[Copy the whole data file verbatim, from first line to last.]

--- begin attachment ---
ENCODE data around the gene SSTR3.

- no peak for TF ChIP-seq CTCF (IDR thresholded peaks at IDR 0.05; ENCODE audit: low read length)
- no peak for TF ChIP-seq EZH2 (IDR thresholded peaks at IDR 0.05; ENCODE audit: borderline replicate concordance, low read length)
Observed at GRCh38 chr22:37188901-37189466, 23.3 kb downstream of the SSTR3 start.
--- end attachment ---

ENCODE data around the gene SSTR3.

- no peak for TF ChIP-seq CTCF (IDR thresholded peaks at IDR 0.05; ENCODE audit: low read length)
- no peak for TF ChIP-seq EZH2 (IDR thresholded peaks at IDR 0.05; ENCODE audit: borderline replicate concordance, low read length)
Observed at GRCh38 chr22:37188901-37189466, 23.3 kb downstream of the SSTR3 start.